Monday, 14 October 2013

LFF 5: Ready for labour

Kate Winslet and her rather large baby bump braved the chilly red carpet tonight in Leicester Square for the UK premiere of her film Labor Day at the 57th London Film Festival. She was joined by costar Josh Brolin and writer-director Jason Reitman. And yes, the city is crawling with cinema celebrities at the moment. In addition to the Labor Day junket, I also attended a small press conference today for The Family (not showing at LFF) with Robert DeNiro, Michelle Pfeiffer and Dianna Agron. But then, everyone seems to be in London at the moment. More festival highlights...

Labor Day 
dir Jason Reitman; with Kate Winslet, Josh Brolin 13/US ***
While this drama starts off well, with another remarkably layered performance from Winslet and a growing sense of uneasy tension, it slowly transforms itself into a Nicholas Sparks-style sappy romance along the way. To say this is frustrating is an understatement, and by the time we make it to a series of deeply schmalzy epilogues, we wonder what happened to the Reitman of Up in the Air or Young Adult... [review coming soon]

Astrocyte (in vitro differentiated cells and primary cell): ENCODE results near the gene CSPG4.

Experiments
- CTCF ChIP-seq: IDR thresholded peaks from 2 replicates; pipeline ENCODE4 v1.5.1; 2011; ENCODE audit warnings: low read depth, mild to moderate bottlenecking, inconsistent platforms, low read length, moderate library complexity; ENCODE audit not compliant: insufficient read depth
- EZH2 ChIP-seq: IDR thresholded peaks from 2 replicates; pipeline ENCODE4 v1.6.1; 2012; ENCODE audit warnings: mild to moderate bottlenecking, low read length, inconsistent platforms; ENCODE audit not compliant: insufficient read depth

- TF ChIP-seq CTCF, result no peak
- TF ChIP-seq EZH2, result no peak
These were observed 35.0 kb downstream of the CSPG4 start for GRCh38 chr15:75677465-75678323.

Like Father, Like Son 
dir Hirokazu Kore-eda; with Masaharu Fukuyama, Machiko Ono 13/Jpn ****. 
Japanese filmmaker Kore-eda is an expert at telling sentimental stories in a way that's genuinely involving but never remotely sappy. By catching tiny details in characters who are cleverly underplayed by the cast, he draws us into the events in an uncanny way that's utterly disarming. And wonderful... FULL REVIEW >

dir Pawel Pawlikowski; with Agata Trzebuchowska, Agata Kulesza 13/Pol **** 
With pristine black and white photography and beautifully textured performances, this simple story overflows with big ideas about history and faith. And since the two central characters are so beautifully written and played, they are able to engage us on layers that go much deeper than we expect... [review coming soon]

The Double
dir Richard Ayoade; with Jesse Eisenberg, Mia Wasikowska 13/UK *** 
Dostoevsky's novella is adapted into a Gilliamesque black comedy that's packed with visual invention but never quite grabs hold narratively. Still, the cast is so good that we willingly go along with them on a surreal odyssey about a young man struggling to make sense of his own identity. And the surprise-packed cast is a lot of fun... [review coming soon]

The Selfish Giant
dir-scr Clio Barnard; with Conner Chapman, Shaun Thomas 13/UK **** 
After the brilliantly inventive drama-doc The Arbor, it's unsurprising to find that Barnard takes an original approach to a kids' story. This film was inspired by the Oscar Wilde tale, and the connections are askance at best. But there's such an intense blast of realism that it's utterly gripping, right to the shattering conclusion... FULL REVIEW >

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